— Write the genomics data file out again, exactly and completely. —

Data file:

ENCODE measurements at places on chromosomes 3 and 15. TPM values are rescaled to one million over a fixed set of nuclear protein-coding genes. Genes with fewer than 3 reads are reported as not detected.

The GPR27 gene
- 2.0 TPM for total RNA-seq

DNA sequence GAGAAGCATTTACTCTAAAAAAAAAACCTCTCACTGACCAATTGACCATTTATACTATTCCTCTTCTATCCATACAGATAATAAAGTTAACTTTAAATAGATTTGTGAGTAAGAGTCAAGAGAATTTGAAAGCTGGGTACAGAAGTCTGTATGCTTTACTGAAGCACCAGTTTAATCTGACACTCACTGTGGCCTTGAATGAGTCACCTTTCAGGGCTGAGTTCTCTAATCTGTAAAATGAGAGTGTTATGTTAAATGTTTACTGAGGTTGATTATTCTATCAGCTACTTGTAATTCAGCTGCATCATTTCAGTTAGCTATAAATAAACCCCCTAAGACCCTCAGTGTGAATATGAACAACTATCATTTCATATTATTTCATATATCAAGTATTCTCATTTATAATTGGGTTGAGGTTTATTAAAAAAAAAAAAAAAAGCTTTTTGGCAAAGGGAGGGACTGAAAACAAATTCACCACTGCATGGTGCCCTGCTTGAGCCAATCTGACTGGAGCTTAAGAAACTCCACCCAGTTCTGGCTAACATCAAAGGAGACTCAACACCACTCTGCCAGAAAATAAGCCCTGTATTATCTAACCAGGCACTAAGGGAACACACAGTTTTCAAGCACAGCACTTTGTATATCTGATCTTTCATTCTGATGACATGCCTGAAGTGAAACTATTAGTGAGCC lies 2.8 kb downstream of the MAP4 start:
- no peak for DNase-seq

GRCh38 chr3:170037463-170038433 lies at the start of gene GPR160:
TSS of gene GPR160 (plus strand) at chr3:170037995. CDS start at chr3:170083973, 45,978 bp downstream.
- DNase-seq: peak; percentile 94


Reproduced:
ENCODE measurements at places on chromosomes 3 and 15. TPM values are rescaled to one million over a fixed set of nuclear protein-coding genes. Genes with fewer than 3 reads are reported as not detected.

The GPR27 gene
- 2.0 TPM for total RNA-seq

DNA sequence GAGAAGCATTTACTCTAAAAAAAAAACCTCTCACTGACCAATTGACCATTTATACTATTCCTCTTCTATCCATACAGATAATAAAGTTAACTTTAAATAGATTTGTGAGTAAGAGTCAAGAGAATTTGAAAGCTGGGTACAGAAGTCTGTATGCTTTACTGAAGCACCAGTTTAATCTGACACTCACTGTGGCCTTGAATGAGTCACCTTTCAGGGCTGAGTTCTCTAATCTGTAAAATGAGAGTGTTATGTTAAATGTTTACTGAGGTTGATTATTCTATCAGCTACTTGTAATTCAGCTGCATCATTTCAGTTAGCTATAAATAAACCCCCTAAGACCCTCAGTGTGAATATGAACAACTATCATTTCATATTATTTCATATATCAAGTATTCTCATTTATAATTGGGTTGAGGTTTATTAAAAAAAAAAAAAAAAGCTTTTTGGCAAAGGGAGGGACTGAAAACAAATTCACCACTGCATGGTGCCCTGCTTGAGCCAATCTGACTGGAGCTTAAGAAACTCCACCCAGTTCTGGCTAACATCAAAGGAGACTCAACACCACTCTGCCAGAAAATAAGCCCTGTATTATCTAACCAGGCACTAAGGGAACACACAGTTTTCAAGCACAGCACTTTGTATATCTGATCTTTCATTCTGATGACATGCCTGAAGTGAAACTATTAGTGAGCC lies 2.8 kb downstream of the MAP4 start:
- no peak for DNase-seq

GRCh38 chr3:170037463-170038433 lies at the start of gene GPR160:
TSS of gene GPR160 (plus strand) at chr3:170037995. CDS start at chr3:170083973, 45,978 bp downstream.
- DNase-seq: peak; percentile 94